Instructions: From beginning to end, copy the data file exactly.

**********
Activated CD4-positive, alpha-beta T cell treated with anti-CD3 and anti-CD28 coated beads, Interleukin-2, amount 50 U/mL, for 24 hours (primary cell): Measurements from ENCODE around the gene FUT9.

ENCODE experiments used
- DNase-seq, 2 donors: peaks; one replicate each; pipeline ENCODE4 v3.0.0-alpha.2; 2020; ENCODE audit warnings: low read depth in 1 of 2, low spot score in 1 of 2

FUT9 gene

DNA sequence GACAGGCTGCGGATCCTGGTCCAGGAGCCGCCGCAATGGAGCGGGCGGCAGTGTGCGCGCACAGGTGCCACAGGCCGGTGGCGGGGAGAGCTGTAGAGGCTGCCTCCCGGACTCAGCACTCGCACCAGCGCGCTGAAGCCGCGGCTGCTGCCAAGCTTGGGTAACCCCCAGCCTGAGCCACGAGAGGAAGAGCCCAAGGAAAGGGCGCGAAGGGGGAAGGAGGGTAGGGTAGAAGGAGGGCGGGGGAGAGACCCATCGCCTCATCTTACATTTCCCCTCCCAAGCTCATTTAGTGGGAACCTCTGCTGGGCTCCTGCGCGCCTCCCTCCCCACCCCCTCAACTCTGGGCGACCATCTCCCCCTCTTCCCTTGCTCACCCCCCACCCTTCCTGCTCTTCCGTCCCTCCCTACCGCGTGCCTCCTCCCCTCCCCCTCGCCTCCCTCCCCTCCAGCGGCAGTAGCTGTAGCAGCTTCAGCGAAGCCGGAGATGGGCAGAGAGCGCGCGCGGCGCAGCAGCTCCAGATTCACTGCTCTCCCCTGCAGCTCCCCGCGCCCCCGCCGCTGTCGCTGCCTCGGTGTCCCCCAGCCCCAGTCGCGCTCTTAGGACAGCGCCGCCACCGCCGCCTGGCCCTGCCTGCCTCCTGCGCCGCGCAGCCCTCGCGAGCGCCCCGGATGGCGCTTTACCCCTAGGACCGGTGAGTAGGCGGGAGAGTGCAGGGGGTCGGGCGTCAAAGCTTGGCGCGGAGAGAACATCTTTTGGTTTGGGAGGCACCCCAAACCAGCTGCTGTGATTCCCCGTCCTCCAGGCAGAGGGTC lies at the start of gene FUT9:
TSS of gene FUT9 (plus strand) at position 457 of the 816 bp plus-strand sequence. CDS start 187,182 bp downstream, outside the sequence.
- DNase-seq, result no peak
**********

Activated CD4-positive, alpha-beta T cell treated with anti-CD3 and anti-CD28 coated beads, Interleukin-2, amount 50 U/mL, for 24 hours (primary cell): Measurements from ENCODE around the gene FUT9.

ENCODE experiments used
- DNase-seq, 2 donors: peaks; one replicate each; pipeline ENCODE4 v3.0.0-alpha.2; 2020; ENCODE audit warnings: low read depth in 1 of 2, low spot score in 1 of 2

FUT9 gene

DNA sequence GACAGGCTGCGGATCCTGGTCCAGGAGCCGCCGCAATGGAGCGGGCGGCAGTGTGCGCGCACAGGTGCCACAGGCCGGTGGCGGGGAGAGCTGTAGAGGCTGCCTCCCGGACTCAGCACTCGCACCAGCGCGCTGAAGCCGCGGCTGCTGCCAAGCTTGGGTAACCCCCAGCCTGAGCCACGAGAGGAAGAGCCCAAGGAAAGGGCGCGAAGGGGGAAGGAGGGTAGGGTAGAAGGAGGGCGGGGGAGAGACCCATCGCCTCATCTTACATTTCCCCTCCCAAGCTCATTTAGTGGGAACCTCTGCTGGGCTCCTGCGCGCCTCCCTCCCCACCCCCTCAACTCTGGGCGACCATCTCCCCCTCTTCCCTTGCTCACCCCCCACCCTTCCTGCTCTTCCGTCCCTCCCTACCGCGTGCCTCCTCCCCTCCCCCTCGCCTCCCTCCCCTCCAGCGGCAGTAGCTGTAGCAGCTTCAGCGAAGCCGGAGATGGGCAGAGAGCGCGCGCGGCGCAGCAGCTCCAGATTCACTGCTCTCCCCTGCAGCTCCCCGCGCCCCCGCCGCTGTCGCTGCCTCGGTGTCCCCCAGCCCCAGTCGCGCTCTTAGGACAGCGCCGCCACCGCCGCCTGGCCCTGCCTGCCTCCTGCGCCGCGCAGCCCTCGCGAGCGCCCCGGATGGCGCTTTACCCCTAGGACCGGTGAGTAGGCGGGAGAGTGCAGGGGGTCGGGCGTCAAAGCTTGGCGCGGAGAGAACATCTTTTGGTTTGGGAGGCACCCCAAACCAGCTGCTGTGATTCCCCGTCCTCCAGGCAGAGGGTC lies at the start of gene FUT9:
TSS of gene FUT9 (plus strand) at position 457 of the 816 bp plus-strand sequence. CDS start 187,182 bp downstream, outside the sequence.
- DNase-seq, result no peak